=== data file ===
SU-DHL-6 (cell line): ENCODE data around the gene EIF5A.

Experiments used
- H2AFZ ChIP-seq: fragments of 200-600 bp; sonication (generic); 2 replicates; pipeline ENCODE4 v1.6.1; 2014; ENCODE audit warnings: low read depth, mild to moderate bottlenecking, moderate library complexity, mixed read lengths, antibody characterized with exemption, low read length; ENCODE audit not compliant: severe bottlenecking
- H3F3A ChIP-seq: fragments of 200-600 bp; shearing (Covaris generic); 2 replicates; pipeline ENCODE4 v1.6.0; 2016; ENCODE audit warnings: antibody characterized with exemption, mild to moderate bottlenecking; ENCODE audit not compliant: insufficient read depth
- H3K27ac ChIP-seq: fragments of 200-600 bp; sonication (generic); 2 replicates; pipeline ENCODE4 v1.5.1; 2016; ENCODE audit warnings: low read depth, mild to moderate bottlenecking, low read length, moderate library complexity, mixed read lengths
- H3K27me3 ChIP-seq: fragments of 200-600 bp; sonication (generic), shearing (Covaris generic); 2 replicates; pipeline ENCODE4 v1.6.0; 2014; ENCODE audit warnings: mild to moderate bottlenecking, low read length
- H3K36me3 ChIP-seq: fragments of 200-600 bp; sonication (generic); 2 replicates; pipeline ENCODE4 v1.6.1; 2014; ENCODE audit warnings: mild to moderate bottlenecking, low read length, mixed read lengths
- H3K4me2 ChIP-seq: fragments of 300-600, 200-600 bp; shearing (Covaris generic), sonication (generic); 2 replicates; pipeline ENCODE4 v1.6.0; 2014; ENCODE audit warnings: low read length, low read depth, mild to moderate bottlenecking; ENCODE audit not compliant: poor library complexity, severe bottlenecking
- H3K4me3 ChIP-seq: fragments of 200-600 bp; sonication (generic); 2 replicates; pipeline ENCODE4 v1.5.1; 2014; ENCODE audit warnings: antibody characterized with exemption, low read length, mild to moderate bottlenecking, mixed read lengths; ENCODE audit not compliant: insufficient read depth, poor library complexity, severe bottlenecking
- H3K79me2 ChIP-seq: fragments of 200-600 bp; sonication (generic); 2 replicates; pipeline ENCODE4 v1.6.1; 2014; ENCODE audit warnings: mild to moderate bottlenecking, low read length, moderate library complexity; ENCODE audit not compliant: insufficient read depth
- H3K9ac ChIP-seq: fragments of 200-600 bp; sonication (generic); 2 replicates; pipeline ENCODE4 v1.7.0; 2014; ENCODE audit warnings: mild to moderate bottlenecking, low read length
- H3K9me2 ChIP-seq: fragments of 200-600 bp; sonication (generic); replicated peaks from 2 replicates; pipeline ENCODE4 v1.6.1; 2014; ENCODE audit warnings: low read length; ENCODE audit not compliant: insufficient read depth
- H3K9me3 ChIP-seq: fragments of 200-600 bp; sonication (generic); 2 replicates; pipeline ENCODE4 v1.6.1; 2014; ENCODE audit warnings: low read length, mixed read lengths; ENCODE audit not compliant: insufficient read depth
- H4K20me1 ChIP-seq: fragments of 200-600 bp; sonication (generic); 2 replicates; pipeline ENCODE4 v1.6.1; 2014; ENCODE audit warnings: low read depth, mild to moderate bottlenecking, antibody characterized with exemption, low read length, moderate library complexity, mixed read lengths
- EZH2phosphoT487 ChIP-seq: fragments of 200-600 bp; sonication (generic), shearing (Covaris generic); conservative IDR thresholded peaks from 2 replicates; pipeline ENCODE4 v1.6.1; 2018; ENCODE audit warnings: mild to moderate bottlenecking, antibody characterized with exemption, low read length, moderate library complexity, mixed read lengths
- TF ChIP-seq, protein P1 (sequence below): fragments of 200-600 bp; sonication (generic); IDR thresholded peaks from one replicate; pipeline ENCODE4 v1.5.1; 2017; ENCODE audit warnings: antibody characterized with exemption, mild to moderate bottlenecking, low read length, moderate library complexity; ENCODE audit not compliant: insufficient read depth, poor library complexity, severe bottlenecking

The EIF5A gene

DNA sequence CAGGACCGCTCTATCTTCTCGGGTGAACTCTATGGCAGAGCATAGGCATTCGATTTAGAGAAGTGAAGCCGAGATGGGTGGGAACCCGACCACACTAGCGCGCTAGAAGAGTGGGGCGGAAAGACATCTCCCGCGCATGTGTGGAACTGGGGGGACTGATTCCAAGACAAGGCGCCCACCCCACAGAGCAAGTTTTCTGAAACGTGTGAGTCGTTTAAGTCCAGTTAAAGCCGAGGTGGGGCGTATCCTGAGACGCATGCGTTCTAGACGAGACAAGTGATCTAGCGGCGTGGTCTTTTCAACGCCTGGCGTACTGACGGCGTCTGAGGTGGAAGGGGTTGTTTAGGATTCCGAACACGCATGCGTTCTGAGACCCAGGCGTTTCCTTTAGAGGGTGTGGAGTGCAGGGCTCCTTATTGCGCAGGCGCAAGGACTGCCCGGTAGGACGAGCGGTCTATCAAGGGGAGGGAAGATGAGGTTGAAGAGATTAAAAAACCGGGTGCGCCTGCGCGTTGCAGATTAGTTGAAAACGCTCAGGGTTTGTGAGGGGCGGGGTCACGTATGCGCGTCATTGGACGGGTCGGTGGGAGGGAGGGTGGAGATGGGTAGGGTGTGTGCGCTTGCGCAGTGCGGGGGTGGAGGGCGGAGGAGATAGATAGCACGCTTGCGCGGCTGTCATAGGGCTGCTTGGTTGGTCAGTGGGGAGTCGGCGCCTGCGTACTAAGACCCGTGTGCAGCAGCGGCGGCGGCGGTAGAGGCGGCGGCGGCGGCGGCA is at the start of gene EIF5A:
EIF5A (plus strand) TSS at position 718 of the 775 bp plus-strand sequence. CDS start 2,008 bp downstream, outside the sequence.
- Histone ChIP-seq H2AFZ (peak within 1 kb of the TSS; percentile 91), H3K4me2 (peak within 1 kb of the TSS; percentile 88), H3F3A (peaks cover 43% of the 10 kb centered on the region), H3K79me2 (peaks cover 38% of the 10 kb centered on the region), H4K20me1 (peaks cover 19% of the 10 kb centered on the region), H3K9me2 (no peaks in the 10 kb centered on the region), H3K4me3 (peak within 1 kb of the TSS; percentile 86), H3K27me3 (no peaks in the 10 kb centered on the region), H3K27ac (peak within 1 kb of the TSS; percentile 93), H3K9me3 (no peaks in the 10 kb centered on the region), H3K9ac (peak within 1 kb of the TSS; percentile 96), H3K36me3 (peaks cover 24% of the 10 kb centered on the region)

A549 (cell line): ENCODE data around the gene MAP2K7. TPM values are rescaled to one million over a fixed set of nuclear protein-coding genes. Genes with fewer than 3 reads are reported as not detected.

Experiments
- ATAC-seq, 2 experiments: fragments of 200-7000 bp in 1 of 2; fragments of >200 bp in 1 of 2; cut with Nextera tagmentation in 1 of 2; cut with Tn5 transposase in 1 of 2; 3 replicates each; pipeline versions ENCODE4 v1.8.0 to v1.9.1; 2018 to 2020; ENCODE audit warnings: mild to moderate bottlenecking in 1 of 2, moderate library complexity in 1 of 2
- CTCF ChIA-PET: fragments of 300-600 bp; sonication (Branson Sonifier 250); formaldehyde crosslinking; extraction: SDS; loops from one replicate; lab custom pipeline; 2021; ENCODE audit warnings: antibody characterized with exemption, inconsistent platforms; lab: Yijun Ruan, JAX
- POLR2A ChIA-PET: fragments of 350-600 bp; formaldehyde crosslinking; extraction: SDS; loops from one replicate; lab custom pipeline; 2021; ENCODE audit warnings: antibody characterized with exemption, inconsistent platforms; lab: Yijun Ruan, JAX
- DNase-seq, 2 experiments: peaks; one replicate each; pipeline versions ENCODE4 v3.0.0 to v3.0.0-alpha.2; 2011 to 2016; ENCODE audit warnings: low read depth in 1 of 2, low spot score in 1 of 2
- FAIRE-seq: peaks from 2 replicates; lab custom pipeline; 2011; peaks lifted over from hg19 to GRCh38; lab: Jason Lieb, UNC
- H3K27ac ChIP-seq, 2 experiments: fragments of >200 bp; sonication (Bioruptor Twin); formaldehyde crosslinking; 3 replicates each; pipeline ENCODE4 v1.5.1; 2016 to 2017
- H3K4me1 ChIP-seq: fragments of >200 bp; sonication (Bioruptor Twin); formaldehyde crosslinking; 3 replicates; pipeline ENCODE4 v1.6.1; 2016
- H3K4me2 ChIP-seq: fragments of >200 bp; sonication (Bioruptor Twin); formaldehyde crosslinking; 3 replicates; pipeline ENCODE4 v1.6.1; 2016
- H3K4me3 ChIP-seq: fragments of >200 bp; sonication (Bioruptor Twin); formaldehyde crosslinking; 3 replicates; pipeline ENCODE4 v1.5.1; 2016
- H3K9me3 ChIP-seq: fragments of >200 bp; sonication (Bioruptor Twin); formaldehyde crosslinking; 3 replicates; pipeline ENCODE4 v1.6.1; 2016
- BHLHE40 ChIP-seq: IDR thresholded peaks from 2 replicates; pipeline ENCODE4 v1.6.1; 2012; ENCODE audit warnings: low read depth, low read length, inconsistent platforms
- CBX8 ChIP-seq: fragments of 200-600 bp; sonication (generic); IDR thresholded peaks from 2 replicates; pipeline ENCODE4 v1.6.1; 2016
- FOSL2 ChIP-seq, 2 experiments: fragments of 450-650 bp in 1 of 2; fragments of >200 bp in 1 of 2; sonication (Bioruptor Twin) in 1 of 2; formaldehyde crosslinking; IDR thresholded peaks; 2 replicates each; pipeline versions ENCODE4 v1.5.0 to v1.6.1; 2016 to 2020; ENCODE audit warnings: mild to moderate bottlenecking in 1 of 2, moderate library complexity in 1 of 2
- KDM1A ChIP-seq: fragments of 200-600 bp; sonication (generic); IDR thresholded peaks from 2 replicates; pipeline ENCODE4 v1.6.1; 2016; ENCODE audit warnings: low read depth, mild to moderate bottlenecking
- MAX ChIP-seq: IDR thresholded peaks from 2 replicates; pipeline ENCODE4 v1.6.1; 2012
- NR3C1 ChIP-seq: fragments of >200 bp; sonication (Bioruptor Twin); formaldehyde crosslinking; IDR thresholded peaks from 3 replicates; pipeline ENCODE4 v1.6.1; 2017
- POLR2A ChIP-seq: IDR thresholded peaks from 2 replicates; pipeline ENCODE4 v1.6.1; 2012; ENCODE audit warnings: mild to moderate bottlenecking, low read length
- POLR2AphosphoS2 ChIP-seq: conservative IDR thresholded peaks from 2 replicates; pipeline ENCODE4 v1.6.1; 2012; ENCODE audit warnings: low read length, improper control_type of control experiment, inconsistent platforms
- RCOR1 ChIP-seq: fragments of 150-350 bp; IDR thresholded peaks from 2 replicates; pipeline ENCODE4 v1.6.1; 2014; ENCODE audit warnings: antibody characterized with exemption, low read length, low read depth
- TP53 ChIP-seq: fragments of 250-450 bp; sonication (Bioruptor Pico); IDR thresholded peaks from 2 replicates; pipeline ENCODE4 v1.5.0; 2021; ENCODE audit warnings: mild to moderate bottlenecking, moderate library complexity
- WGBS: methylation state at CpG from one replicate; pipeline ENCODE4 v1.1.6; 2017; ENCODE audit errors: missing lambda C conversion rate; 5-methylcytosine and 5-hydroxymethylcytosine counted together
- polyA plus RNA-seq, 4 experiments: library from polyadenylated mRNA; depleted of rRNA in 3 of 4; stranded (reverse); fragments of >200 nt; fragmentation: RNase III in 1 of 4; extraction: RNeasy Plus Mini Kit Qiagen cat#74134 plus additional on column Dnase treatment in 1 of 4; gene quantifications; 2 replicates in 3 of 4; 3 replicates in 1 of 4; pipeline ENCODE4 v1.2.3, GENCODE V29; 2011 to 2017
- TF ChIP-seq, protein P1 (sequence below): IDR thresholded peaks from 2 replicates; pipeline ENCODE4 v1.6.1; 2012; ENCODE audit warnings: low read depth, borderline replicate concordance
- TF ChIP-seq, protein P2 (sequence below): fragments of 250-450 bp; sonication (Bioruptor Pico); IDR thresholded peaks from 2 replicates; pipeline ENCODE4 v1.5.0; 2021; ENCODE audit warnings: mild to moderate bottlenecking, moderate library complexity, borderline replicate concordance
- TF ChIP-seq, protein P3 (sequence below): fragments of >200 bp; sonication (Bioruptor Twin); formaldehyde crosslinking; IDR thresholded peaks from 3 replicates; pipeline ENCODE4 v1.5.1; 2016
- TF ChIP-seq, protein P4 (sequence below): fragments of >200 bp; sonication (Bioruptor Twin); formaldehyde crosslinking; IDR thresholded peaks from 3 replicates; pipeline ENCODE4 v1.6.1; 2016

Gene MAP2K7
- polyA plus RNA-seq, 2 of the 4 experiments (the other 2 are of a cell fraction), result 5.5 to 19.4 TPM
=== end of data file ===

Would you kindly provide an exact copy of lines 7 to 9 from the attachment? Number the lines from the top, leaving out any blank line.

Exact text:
- H3K36me3 ChIP-seq: fragments of 200-600 bp; sonication (generic); 2 replicates; pipeline ENCODE4 v1.6.1; 2014; ENCODE audit warnings: mild to moderate bottlenecking, low read length, mixed read lengths
- H3K4me2 ChIP-seq: fragments of 300-600, 200-600 bp; shearing (Covaris generic), sonication (generic); 2 replicates; pipeline ENCODE4 v1.6.0; 2014; ENCODE audit warnings: low read length, low read depth, mild to moderate bottlenecking; ENCODE audit not compliant: poor library complexity, severe bottlenecking
- H3K4me3 ChIP-seq: fragments of 200-600 bp; sonication (generic); 2 replicates; pipeline ENCODE4 v1.5.1; 2014; ENCODE audit warnings: antibody characterized with exemption, low read length, mild to moderate bottlenecking, mixed read lengths; ENCODE audit not compliant: insufficient read depth, poor library complexity, severe bottlenecking